Abstract

The present invention relates to a process for treating a feedstock comprising biomass, said process comprising at least the following steps: a) a step of drying said feedstock at a temperature of between 20 and 180.degree. duration of between 5 and 180 minutes, b) a step of roasting the dried filler resulting from step a) to produce at least one roasted biomass solid effluent, and c) a step of co-grinding the solid biomass effluent. roasted from step b) in the presence of at least one solid fossil filler to obtain a powder.

Description

The present invention relates to the treatment of biomass for its preparation for the purpose of its valorization in particular by gasification for the production of liquid hydrocarbons, and possibly the production of petrochemical bases and / or chemical bases and / or hydrogen.

More particularly, the present invention relates to a process for treating a feedstock comprising biomass with a view to its injection into a gasification reactor for the production of hydrocarbons, in particular gasolines and gas oil and kerosene.

PRIOR ART

In the field of the invention, the skilled person constantly seeks to improve the conditioning of biomass in particular to improve its calorific value.

More particularly, the improvement in the particle size of the powder obtained by the treatment process from biomass and the energy cost associated with this treatment, are essential parameters for the preparation of biomass in particular in more general gasification processes. .

Biomass processing is well known to those skilled in the art for its recovery through the production of hydrocarbons. The main stages of this treatment are drying, heat treatment, such as roasting and grinding. These steps are described in particular in applications WO2014 / 068253. The main parameters of this treatment are the characteristics of the powder obtained, in particular these dimensions, as well as the energy cost of grinding and more generally of the process.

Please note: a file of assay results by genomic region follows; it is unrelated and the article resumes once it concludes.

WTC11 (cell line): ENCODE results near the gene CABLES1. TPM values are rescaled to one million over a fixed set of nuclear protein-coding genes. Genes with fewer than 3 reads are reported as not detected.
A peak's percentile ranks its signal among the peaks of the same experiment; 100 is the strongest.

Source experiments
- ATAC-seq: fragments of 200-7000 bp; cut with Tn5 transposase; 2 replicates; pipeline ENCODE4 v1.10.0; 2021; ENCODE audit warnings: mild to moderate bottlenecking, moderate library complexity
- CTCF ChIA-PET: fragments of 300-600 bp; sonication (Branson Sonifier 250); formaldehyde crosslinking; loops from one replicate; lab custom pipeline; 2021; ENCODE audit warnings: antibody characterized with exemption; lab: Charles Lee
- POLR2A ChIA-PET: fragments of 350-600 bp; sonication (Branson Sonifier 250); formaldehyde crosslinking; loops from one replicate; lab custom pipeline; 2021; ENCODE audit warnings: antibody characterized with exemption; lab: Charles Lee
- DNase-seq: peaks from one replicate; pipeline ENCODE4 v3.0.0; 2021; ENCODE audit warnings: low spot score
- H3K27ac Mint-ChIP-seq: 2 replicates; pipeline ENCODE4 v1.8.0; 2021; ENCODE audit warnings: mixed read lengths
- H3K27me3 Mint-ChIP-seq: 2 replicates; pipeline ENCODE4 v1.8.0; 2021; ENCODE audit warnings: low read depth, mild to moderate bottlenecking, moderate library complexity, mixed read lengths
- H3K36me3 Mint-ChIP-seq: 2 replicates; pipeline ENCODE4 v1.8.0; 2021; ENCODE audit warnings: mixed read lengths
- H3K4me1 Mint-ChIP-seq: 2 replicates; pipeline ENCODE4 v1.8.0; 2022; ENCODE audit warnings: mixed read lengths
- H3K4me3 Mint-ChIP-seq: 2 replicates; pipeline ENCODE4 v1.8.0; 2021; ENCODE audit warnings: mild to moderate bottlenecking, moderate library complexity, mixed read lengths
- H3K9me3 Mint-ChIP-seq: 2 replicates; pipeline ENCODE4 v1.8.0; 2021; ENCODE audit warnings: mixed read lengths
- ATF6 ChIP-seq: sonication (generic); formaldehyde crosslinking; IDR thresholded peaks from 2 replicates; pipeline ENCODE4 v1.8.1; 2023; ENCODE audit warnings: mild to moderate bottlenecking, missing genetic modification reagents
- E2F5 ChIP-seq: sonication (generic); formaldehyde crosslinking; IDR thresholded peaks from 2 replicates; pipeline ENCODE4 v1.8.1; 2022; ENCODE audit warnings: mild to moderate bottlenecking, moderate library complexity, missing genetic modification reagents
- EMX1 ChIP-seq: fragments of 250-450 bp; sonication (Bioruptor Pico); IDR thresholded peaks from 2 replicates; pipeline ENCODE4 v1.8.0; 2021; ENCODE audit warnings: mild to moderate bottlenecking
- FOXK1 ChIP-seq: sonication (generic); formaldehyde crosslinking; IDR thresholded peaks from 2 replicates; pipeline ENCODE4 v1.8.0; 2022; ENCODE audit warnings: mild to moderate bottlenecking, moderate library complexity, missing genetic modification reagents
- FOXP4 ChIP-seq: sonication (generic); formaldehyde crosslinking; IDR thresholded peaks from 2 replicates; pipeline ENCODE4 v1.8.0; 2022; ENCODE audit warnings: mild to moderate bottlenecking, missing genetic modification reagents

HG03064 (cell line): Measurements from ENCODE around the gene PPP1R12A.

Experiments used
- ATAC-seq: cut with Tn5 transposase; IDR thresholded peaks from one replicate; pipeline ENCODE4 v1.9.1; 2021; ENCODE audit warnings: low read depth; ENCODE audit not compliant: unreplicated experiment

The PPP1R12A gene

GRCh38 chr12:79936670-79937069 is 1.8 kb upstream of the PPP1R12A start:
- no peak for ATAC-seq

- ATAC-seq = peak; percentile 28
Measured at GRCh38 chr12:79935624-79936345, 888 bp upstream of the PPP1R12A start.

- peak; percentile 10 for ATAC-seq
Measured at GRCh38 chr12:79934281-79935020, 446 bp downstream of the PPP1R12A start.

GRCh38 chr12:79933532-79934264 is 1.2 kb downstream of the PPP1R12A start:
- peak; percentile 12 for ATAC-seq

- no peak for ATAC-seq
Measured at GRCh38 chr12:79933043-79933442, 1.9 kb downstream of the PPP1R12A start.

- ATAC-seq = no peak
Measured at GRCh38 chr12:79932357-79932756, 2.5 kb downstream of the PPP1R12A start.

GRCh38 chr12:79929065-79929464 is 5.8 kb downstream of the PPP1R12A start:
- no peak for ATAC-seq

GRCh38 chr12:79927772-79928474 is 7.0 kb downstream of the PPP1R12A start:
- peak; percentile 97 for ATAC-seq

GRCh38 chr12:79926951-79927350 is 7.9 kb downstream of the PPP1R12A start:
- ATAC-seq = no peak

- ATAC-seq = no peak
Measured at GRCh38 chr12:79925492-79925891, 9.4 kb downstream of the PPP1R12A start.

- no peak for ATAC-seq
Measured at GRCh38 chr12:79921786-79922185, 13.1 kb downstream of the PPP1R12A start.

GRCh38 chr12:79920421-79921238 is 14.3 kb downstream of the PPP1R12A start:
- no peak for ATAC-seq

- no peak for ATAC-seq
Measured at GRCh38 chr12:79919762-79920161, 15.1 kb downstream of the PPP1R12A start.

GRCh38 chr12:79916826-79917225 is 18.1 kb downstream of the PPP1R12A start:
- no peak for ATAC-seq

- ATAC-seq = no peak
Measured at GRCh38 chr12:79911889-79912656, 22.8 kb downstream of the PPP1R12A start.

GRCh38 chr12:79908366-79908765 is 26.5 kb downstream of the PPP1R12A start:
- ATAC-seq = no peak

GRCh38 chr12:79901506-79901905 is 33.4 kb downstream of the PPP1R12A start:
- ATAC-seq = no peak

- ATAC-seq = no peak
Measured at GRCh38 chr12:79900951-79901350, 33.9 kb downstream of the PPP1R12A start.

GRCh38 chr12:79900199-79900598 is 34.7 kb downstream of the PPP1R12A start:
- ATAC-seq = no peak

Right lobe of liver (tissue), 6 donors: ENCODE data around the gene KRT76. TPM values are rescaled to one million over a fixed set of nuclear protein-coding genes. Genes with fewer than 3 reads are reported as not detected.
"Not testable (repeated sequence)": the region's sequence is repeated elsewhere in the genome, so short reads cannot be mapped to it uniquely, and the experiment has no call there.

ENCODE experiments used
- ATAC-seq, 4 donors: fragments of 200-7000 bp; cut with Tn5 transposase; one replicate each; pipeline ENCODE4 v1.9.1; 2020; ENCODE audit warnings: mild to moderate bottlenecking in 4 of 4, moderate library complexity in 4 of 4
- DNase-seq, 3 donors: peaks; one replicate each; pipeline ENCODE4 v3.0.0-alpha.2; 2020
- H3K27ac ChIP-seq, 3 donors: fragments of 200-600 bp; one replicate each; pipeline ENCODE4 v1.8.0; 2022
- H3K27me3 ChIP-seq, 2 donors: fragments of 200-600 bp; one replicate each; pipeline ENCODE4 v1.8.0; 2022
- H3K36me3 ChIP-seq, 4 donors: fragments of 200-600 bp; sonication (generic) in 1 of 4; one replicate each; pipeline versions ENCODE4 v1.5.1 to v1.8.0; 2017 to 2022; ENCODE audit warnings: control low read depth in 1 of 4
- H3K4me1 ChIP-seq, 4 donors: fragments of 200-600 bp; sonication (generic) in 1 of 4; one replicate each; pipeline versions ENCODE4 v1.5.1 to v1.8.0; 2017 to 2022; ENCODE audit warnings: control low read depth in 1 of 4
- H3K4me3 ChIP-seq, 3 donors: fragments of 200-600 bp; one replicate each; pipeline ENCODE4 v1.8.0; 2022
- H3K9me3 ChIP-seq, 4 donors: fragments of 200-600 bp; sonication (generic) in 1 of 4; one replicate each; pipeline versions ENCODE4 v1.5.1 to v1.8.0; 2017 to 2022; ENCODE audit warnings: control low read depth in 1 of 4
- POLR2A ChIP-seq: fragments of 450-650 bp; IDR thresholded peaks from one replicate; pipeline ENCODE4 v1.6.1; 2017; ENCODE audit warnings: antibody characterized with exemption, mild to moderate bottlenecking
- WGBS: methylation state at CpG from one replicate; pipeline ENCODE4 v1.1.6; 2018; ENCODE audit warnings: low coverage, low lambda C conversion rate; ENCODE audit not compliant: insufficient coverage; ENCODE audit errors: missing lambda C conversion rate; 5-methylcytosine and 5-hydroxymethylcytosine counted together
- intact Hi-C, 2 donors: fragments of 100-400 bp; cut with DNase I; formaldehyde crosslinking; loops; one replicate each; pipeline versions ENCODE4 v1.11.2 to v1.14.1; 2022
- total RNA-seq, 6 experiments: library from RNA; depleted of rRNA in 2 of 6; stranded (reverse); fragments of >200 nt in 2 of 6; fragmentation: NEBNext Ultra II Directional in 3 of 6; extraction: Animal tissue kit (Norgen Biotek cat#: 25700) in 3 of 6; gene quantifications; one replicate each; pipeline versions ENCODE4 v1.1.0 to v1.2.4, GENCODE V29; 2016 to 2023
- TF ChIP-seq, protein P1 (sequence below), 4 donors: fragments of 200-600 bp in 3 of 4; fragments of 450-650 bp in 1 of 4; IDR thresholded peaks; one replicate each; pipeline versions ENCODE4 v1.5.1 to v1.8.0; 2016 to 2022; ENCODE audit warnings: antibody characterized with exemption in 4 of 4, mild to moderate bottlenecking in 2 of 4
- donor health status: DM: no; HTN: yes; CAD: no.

Application WO2013 / 114328 describes a process for grinding a carbonaceous charge originating from biomass in the presence of additives in the form of a micron-sized powder, originating from mineral material such as magnesium stearate or silica in the form of a micro-pearl and / or vegetable such as charcoal or fossil charcoal, with the aim of improving the properties of the powder obtained by grinding the biomass such as the flowability and the ability to fluidize, and thus allow obtaining an intimate mixture of powders with small particle sizes. This document does not describe the use of additives other than in powder form and only to micron dimensions, during the grinding of biomass.

Optimizing the treatment and packaging of biomass, in particular by simplifying the processes used, reducing the energy cost of said stages, in particular the grinding stage, remains an important issue in the field of the invention.

Surprisingly, the Applicant has discovered a method for treating a biomass filler by at least one step of co-grinding said filler in mixture with at least one solid fossil filler. Advantageously, said co-grinding allows the grinding of the charges as well as the drying and grinding of the fossil charge. Indeed, the grinding of the biomass load is an exothermic step and the heat generated advantageously makes it possible to simultaneously dry the fossil load. Another advantage of the process according to the invention is the reduction in the energy cost of the process by the energy integration of the gases formed during the different stages.

SUMMARY OF THE INVENTION

An object of the present invention is to provide a new method for treating a charge comprising biomass, said method comprising at least the following steps:

a) A step of drying said charge at a temperature between 20 and 180 ° C, for a period of between 5 and 180 minutes,

b) A step of roasting the dried charge resulting from step a) to produce at least one solid effluent of roasted biomass, and

c) A step of co-grinding the solid roasted biomass effluent from step b) in the presence of at least one solid fossil filler to obtain a powder.

An advantage of the process according to the present invention is that it allows an intimate mixture of powders of small particle sizes obtained from biomass and fossil feedstocks to be obtained.